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Explore the function of the narrator in F. Scott Fitzgerald's The Great Gatsby

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Introduction

Explore the function of the narrator in F. Scott Fitzgerald?s ?The Great Gatsby? and Brett Easton Ellis? ?Less Than Zero? Published in 1925 by author F. Scott Fitzgerald, The Great Gatsby, is considered a literary classic by many critics. The eponymous novel is set in the ?Roaring 1920?s? post World War 1 and tells the tale of Jay Gatsby through the novel?s narrator, Nick Carraway. The exposition begins when we are told of the socio-cultural divide between the upper class of America, by a character who has just moved to Long Island from Minnesota. The clear separation between West Egg and East Egg is an idea explored by Nick, who is a resident of the ?lower-upper? class West Egg. Throughout the novel, it can be observed that events that occur are a direct parallel to the life of Scott Fitzgerald, as he projects characteristics of both Gatsby and Nick that were similar to his own. It is widely believed that the book is written in a manner that is cynical of the American Dream and of the elitist society, in a biased fashion that favours Gatsby. Conversely, Less Than Zero is a novel set in the 1980s and tells the story of affluent college students, who lead hedonistic lifestyles with the security of their parents? wealth. ...read more.

Middle

It understood you just as far as you wanted to be understood, believed in you as you would like to believe in yourself” This quotation epitomizes Nick’s admiration for Gatsby before he has properly met him and implies that he has already formulated an opinion based upon rumours he has heard but also based on the party Gatsby invited him to. Once again, this is may be seen as a condemnation of American society by Fitzgerald who shows that capitalist and superficiality was a major factor in defining an individual. Gatsby’s flawless persona does deteriorate as the novel progresses and as Gatsby comes close to achieving his dream, however Nick appears to glaze over this and as a result, preserves Gatsby’s “greatness” to the reader. The use of the affectation “old sport” throughout Gatsby’s communication with Nick highlights a friendship that is neither formal nor informal but rather one of an illusionary nature. This is to say that Gatsby uses the affectation in order to evoke a more appealing, intellectual persona. Despite Nick seeing through his façade, he chooses to ignore the matter, instead only becomes more infatuated with what Gatsby represents. “What part of the Middle West?’ I inquired casually.’ ‘San Francisco’ ‘I see” It is apparent that Nick knows San Francisco is not in the Middle West but rather on the west coast yet he chooses not to argue as if Gatsby’s word is unequivocally truth. ...read more.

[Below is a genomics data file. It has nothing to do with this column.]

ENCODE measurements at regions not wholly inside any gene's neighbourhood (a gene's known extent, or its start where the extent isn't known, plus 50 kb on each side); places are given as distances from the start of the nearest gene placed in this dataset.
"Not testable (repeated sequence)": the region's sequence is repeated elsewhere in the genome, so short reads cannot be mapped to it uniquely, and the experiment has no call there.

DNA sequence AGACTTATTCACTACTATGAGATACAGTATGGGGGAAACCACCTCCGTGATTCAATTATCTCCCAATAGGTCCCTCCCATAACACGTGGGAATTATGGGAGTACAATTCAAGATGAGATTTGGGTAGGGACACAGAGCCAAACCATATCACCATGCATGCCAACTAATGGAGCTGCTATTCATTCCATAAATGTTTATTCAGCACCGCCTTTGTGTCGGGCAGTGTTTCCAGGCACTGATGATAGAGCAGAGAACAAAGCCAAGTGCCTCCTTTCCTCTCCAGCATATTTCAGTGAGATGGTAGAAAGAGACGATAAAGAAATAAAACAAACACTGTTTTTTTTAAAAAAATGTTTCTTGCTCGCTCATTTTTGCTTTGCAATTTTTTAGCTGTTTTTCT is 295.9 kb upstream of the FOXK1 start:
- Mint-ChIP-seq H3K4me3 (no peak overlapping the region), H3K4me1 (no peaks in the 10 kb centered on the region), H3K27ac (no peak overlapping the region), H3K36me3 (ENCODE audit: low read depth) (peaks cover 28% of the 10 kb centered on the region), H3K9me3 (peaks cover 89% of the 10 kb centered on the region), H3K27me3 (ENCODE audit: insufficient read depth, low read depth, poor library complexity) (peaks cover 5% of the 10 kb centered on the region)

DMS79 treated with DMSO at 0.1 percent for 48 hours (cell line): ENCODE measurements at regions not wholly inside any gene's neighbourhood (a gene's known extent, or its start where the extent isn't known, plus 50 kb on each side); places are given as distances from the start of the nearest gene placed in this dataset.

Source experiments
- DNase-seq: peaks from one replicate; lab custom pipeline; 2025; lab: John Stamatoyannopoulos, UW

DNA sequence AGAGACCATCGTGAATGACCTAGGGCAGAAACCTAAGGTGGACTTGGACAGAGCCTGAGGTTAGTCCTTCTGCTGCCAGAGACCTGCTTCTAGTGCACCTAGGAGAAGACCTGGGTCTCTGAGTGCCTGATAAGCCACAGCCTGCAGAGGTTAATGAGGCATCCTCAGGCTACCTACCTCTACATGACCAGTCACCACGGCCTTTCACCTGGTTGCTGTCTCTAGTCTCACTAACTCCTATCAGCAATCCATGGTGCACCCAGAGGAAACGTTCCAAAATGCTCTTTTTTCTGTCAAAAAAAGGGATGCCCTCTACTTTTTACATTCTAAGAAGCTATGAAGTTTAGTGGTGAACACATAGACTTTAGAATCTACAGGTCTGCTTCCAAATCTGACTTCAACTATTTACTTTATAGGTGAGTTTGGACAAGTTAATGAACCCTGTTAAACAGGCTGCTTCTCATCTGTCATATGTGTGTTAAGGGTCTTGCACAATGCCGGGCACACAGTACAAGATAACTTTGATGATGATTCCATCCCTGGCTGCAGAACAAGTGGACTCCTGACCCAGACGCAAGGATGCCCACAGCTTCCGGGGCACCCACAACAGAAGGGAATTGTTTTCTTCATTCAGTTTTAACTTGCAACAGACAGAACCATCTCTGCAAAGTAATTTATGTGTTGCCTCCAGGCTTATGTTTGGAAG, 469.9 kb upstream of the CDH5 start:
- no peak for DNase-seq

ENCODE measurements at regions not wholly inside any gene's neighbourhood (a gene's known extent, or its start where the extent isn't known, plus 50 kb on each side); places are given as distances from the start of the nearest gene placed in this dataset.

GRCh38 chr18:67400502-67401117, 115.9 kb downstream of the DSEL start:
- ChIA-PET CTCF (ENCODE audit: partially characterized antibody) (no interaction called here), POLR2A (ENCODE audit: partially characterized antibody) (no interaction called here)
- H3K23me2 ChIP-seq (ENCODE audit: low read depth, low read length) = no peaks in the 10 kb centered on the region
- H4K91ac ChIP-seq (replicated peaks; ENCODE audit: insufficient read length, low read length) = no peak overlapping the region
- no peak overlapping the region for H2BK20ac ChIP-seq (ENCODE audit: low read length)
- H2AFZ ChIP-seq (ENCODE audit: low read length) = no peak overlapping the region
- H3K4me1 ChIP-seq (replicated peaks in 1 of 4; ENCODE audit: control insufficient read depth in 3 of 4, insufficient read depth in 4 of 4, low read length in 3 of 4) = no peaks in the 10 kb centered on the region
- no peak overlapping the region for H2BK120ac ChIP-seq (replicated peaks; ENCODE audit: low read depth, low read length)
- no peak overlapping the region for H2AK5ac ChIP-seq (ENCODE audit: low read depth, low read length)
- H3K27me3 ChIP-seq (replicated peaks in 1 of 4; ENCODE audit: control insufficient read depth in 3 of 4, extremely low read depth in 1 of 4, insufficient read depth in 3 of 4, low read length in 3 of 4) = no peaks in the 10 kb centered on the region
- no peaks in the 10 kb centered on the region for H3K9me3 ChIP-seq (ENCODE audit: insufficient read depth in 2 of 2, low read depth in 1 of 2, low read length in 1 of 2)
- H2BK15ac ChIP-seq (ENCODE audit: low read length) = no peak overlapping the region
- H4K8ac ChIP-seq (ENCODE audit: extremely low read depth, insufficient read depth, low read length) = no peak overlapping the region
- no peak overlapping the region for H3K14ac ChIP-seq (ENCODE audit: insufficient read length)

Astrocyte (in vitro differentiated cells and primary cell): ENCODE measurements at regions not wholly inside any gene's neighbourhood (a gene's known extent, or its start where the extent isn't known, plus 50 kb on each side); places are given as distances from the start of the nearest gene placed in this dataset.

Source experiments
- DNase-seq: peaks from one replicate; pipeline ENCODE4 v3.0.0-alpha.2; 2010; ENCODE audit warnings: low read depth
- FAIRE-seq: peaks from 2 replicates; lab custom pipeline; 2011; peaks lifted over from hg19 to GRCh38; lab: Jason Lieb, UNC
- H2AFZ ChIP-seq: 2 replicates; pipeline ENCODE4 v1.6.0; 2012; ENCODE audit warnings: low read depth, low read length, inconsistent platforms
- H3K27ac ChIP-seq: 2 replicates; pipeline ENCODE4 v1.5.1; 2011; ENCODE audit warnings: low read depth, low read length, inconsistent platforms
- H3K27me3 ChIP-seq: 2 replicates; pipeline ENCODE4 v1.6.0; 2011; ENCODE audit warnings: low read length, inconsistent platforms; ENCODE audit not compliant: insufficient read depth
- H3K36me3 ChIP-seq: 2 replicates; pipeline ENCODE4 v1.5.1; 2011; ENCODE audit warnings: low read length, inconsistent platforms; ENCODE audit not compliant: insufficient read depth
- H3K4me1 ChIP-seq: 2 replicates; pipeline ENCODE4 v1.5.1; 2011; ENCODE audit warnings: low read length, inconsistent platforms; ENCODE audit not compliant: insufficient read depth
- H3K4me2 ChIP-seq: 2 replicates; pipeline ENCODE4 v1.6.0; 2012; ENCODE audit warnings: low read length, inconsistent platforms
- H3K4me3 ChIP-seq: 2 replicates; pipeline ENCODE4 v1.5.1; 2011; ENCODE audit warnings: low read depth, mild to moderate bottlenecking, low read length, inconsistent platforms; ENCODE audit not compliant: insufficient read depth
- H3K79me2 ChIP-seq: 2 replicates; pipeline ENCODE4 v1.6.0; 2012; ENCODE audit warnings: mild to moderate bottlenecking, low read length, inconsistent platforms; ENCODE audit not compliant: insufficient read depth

Conclusion

However, in spite of this, Clay does offer himself as a more intellectual individual compared to other characters, by the way he looks at the billboard that is titled “Disappear Here”. Evidently he does not choose to “disappear” and instead stays amongst the morally obsolete society that he is attached to and this ultimately leads to the dénouement in which he is forced to leave his society. Both novels differ in the tone in which they are written though the contexts are very similar despite being in diverse decades. On the one hand, there is Nick who is biased towards one specific character and seems to show disdain for the society that he once strived for, and on the other, Clay, who has a more direct approach to narration and more expressively communicates the plot to the reader. Overall, the two narrators are used to convey to very different ideas that are relevant to their contexts. The Great Gatsby is narrated such that the reader is almost forced into liking Gatsby despite his clear superficiality, which is upheld by trivial objects such as “real books” and medals with “authentic looks”. Less Than Zero poses are more critical view of society, with the narrator becoming confused by the moral ambiguity and generally growing to hate the society that he belongs to as it has been reduced to individualism and by an large a fractured society whereby “people are afraid to merge”. ...read more.

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